Lymphatic Massage ‘Squeeze Lady’ Gets License Suspended for This Dangerous Practice

Miami is one of the top cities for plastic surgery procedures, with countless breast augmentations, Brazilian Butt Lifts and Mommy Makeovers being performed every day. With so many people undergoing body surgery, it’s no wonder one lymphatic massage specialist was able to build a thriving business that catered to newly-operated-on patients.

This week, the Miami Herald reported that Yazna Corao—who goes by the moniker the “Squeeze Lady”—had her license revoked and later suspended by the State of Florida Board of Massage Therapy for using improper methods, including draining fluids from post-operative wounds. The complaint against Corao stemmed from videos she posted on her own website and Instagram page showing her draining liquids from the open wounds of clients while performing her massages.

According to Vero Beach, FL plastic surgeon Alan Durkin, MD, lymphatic massage is a beneficial practice that can help ease swelling after a body surgery and is relatively safe when performed properly. “Lymphatic massage is an important component of recovery following aesthetic surgery of the face, breast and body,” he explains. “It provides an opportunity to reduce the amount of excess fluid within the tissues and allows for prompt healing following intervention.”

The Florida Department of Health administrative complaint against Corao states that, “Massage is defined as the manipulation of the soft tissues of the human body with the hand, foot, arm or elbow. Massage does not include exuding fluids from open wounds.”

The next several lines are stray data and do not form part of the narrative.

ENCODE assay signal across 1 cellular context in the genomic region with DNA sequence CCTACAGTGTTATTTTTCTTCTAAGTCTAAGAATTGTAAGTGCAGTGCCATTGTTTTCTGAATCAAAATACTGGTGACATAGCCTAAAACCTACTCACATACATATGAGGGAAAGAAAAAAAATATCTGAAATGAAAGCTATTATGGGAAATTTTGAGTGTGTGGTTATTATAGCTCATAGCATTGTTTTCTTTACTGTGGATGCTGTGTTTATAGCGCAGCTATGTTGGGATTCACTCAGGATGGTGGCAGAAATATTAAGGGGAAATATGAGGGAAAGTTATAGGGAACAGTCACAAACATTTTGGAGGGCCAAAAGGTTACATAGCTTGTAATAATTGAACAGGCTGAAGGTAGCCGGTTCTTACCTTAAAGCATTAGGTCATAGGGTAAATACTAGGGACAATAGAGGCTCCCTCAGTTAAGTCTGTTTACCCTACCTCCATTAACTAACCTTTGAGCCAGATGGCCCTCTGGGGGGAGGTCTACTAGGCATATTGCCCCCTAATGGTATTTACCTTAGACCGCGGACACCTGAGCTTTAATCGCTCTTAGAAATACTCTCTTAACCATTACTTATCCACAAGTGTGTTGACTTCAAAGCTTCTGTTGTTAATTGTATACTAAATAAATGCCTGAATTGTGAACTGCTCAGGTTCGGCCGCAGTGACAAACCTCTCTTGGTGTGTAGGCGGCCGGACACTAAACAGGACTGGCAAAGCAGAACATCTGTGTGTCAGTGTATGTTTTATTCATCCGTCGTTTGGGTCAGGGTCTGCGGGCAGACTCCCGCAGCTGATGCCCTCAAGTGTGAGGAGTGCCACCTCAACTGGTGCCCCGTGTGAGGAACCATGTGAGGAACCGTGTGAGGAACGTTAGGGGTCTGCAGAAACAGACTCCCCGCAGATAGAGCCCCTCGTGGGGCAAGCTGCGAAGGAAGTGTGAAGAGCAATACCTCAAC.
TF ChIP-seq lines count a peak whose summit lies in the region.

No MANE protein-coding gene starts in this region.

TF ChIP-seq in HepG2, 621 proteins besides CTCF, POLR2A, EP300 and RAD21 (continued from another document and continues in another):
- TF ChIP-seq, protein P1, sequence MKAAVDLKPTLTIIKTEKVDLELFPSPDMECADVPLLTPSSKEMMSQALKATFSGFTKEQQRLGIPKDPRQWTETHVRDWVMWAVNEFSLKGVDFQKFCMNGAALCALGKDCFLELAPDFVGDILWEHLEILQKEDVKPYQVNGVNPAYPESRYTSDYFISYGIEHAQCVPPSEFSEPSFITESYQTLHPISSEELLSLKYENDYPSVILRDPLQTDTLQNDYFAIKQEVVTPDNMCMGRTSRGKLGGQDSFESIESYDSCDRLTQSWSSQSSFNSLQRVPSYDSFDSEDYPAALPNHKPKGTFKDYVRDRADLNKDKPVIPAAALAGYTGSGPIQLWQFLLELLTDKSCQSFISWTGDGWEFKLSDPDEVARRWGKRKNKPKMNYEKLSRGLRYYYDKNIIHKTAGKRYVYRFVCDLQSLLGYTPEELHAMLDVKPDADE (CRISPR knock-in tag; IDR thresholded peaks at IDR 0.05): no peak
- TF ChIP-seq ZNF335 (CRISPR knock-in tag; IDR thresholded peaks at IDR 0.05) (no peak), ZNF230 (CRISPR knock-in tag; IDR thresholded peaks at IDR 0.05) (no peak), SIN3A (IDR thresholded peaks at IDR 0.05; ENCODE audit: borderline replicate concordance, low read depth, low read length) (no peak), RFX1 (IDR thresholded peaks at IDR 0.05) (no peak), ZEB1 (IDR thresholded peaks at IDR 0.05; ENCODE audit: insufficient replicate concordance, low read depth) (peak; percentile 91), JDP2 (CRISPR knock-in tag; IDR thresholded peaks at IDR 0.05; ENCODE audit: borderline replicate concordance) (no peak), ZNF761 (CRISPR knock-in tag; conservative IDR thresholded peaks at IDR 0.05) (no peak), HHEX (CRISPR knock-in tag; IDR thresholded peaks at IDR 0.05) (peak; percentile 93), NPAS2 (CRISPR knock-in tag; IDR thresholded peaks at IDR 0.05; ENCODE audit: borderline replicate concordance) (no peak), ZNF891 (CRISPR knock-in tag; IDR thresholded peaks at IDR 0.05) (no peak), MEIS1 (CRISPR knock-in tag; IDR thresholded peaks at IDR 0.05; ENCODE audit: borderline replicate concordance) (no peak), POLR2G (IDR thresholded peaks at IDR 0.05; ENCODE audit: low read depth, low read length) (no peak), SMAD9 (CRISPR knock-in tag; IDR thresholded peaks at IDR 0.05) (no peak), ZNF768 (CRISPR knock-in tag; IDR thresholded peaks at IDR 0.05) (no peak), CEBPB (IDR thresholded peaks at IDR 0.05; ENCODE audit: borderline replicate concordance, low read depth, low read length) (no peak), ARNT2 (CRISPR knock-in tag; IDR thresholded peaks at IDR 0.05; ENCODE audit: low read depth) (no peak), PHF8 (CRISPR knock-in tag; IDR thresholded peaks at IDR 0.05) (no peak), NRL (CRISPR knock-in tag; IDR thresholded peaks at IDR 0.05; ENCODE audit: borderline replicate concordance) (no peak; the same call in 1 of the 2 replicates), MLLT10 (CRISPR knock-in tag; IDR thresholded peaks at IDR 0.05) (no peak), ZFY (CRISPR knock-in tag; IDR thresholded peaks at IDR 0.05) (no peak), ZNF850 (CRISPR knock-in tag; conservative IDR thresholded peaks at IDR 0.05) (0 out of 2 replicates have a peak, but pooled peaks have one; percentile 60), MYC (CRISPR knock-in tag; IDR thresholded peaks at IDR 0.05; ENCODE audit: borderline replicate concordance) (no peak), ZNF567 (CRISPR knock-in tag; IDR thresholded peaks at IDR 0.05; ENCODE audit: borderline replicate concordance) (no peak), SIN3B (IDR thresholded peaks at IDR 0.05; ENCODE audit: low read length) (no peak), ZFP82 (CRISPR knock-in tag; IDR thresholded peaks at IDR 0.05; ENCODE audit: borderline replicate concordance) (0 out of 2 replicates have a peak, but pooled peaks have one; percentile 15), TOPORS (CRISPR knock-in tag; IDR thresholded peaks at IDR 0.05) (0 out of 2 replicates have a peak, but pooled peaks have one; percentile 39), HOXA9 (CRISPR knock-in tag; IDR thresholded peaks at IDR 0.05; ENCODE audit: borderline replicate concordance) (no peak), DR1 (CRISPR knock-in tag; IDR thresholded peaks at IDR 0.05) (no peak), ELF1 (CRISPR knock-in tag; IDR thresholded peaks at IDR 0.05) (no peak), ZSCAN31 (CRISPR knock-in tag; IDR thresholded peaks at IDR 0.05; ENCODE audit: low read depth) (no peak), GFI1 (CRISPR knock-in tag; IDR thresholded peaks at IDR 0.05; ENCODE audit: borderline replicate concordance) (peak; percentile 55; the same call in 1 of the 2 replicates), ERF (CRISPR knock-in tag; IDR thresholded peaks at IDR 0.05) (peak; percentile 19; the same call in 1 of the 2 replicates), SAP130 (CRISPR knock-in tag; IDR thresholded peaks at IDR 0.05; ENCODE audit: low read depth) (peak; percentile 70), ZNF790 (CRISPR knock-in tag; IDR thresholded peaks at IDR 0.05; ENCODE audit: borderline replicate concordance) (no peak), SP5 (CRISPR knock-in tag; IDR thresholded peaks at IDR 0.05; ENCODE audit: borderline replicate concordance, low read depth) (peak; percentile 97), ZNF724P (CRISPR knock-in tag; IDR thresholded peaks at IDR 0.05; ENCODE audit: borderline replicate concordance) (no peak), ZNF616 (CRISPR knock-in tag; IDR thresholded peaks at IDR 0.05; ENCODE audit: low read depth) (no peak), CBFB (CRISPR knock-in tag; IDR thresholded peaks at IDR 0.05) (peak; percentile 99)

The complaint goes on to state that appropriately performed lymphatic massage uses sequences of gentle strokes to stimulate the flow of fluid through the lymphatic system. Dr. Durkin says gentle massage is helpful, but the treatment should stop there. Draining or eliminating patient fluid is very dangerous for post-operative and could lead to infection or worse. “While this modality is important in reducing post-operative swelling, or edema, it is not designed to directly remove fluid from the patient’s body. Rather, the goal is to redistribute fluid within tissues that are ‘hung up’ due to inflammation,” he shares.

Incisional drainage, which involves pushing fluid out of post-surgical wounds, should only be performed under the supervision of a doctor or nurse. “The concept of fluid removal is far outside the scope of lymphatic massage, or any type of massage outside of a medical or surgical facility,” adds Dr. Durkin.

Corao’s license has been suspended for six months and the “Squeeze Lady” will have to pay fees and investigative costs totaling upwards of $8,500. If this case has highlighted anything, it’s that surgical patients should research their post-procedure care as well as their actual surgery, even if it’s with a licensed professional.

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